Newhouse praises delay of water rule

Print Article

WASHINGTON D.C. — Fourth Congressional District Rep. Dan Newhouse, R-Yakima, is praising a Trump administration decision to delay the implementation of a clean water rule by two years.

On Wednesday the Environmental Protection Agency and U.S. Department of the Army finalized a rule that added an applicability date to the 2015 Clean Water Rule. The Obama-era rule redefined the scope of where the Clean Water act applies and had an effective date of Aug. 28, 2015.

The rule itself expanded the definitions for wetlands and small waterways under the Clean Water Act, which was intended to reduce sources of pollution that are dumped into small tributaries of large lakes and rivers, according to the Associated Press. The Trump administration delayed the implementation of the rule for another two years.

“The Trump Administration’s decision to delay this onerous Obama-era regulation will give farmers and our agriculture community the certainty they deserve,” Newhouse stated.

“EPA is taking action to reduce confusion and provide certainty to America’s farmers and ranchers,” EPA Administrator Scott Pruitt said. “The 2015 WOTUS rule developed by the Obama administration will not be applicable for the next two years, while we work through the process of providing long-term regulatory certainty across all 50 states about what waters are subject to federal regulation.”

The U.S. Court of Appeals for the Sixth Circuit halted implementation of the rule, but the U.S. Supreme Court recently ruled the U.S. Court of Appeals does not have original jurisdiction to review the challenges. The SCOTUS ruled the Sixth Circuit does not have the authority to halt implementation of the rule and legal challenges to the rule should be heard and decided upon in federal district courts, according to the EPA. In February President Donald Trump issued an executive order that called for a review of the rule.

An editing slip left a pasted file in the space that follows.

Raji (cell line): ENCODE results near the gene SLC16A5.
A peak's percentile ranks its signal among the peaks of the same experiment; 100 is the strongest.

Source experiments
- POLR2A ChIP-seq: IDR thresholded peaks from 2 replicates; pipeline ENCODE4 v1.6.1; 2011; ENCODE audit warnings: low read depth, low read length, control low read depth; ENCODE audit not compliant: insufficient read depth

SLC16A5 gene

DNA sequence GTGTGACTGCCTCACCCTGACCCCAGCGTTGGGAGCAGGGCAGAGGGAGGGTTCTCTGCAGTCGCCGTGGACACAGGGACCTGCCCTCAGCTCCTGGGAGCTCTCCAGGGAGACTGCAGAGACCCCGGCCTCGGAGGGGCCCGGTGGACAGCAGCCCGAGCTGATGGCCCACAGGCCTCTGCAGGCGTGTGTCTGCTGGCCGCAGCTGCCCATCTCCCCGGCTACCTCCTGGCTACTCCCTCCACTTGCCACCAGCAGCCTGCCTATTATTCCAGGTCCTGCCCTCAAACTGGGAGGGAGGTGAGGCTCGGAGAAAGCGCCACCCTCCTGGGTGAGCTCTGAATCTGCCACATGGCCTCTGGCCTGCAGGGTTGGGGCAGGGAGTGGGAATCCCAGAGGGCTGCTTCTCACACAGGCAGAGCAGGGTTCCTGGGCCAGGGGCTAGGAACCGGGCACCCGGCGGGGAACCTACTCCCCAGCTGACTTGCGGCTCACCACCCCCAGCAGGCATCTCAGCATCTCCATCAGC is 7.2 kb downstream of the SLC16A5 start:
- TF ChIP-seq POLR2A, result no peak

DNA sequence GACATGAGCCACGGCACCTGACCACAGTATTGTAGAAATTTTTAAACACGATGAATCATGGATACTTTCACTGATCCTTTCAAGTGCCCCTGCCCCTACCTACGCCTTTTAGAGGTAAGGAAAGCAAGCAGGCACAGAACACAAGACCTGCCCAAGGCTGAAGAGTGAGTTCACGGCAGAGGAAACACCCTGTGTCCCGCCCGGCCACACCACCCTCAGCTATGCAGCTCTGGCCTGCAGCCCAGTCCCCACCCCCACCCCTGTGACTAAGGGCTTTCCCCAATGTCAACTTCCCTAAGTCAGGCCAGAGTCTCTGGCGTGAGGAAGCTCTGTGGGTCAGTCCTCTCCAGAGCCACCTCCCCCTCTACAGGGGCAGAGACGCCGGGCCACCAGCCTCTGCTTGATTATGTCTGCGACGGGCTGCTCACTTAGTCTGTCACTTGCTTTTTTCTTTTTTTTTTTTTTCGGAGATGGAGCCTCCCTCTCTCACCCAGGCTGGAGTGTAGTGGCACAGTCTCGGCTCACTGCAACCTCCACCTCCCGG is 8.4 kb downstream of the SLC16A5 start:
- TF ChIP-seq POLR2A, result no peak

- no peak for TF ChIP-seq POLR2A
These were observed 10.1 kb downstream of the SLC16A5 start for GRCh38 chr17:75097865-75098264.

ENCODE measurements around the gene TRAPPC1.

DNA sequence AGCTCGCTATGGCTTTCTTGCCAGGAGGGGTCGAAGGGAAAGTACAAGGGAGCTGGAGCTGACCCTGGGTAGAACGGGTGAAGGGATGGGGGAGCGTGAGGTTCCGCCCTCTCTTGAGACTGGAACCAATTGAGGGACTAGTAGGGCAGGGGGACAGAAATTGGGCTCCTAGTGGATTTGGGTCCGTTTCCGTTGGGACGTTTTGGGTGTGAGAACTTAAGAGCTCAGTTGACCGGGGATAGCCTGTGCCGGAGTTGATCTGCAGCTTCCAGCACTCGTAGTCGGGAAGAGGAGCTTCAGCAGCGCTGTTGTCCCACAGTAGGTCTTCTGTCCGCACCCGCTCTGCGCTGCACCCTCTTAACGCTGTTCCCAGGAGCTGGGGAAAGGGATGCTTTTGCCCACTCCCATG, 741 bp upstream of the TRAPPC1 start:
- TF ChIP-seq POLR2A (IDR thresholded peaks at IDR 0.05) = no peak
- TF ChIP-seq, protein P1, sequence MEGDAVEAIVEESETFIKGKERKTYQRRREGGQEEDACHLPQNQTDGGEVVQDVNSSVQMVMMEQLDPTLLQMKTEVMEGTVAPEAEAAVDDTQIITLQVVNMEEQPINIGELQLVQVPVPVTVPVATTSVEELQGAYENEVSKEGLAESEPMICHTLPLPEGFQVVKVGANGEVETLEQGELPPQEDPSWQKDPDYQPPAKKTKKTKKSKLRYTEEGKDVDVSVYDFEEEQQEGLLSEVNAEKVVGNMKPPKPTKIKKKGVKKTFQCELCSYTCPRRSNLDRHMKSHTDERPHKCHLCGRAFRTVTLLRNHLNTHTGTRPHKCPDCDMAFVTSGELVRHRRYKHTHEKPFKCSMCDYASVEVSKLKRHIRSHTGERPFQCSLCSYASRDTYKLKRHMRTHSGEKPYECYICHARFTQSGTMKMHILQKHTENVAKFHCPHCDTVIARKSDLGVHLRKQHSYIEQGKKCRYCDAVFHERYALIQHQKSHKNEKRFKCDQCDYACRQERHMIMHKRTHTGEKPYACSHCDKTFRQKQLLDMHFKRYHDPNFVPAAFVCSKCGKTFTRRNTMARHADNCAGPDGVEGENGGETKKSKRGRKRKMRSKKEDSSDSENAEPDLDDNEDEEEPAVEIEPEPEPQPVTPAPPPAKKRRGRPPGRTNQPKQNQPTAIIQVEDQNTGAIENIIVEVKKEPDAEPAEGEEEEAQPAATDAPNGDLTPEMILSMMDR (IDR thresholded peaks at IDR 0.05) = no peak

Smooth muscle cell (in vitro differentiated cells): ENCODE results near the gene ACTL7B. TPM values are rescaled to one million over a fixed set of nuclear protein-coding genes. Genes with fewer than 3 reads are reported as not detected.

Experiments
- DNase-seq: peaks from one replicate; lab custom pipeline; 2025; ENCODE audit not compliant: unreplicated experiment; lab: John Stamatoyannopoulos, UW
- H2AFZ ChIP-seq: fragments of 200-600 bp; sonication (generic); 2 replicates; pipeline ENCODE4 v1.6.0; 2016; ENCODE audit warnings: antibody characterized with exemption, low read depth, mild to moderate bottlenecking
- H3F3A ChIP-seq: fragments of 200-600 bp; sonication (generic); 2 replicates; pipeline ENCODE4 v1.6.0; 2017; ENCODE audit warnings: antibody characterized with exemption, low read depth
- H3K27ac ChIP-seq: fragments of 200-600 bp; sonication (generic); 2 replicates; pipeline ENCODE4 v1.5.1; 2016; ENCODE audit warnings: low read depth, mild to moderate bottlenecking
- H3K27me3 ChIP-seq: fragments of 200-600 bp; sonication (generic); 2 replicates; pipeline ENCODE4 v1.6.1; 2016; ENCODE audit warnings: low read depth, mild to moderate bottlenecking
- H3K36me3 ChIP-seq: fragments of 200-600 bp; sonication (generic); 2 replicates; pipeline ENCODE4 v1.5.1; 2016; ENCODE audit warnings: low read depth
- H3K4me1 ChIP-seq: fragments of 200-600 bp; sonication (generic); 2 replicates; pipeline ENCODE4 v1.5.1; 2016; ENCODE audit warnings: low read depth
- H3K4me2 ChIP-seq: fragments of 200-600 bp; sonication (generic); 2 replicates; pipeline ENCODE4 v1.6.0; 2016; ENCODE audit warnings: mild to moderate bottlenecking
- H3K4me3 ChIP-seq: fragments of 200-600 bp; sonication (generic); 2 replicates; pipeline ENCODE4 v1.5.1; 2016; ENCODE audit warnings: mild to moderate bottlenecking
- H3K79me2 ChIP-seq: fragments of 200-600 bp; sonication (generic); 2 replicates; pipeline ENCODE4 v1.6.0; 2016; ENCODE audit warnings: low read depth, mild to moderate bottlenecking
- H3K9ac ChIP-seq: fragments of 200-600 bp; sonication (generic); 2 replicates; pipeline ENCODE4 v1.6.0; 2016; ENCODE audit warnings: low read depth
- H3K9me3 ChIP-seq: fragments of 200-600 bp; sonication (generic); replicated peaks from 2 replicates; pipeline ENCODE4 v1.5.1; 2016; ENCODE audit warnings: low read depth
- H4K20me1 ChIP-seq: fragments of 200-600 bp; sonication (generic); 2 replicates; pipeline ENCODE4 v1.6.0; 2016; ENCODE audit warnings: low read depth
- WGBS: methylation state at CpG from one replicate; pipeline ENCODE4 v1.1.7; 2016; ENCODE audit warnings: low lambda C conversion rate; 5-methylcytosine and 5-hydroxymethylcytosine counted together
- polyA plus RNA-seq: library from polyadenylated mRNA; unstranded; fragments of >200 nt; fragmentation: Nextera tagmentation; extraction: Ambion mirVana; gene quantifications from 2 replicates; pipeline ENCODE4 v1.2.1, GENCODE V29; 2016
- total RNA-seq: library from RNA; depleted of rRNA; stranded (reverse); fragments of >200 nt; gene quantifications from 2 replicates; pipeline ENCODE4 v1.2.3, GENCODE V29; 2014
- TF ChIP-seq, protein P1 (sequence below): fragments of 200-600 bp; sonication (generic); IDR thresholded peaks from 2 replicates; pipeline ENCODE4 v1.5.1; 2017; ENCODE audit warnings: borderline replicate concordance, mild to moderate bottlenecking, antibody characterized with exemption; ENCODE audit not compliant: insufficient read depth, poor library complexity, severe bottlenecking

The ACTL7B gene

“This is the right step to take as the Administration continues to work to repeal WOTUS – which would have expanded federal control over waterways never intended to be covered by the Clean Water Act – once and for all,” Newhouse remarked. “We must continue to rein in a bloated bureaucracy and cut the rules, regulations, and red tape that threaten economic growth and private property.”

Richard Byrd can be reached via email at city@columbiabasinherald.com.

Print Article

Read More Local News

Legislators push to fund career and technical education

February 22, 2019 at 5:00 am | Columbia Basin Herald OLYMPIA — School districts would be required to use excess career and technical education funding for specific purposes under proposed legislation. This bill sends an important message that sending ...

Comments

Read More

Four arrested in Soap Lake drug bust Thursday morning

February 22, 2019 at 5:00 am | Columbia Basin Herald SOAP LAKE — Four people were arrested early Thursday morning at a home “well known for drug activity,” according to the Grant County Sheriff’s Office. About 5 a.m. Thursday, officers with the Moses ...

Comments

Read More

2 arrested for attempting to cut INET impound lock

February 22, 2019 at 5:00 am | Columbia Basin Herald EPHRATA — Two men were arrested early Thursday morning after one of them allegedly jumped the fence at the Grant County INET impound lot in Ephrata late Wednesday night. Just before midnight Wednes...

Comments

Read More

Failed fertilizer bomber gets 55 days

February 22, 2019 at 5:00 am | Columbia Basin Herald EPHRATA — A Moses Lake man accused of stealing materials to create a fertilizer bomb pleaded guilty Wednesday to second degree-burglary and attempted threats to bomb or injure property. With no pri...

Comments

Read More

Contact Us

(509) 765-4561
PO Box 910
Moses Lake, WA 98837

©2019 Columbia Basin Herald Terms of Use Privacy Policy
X
X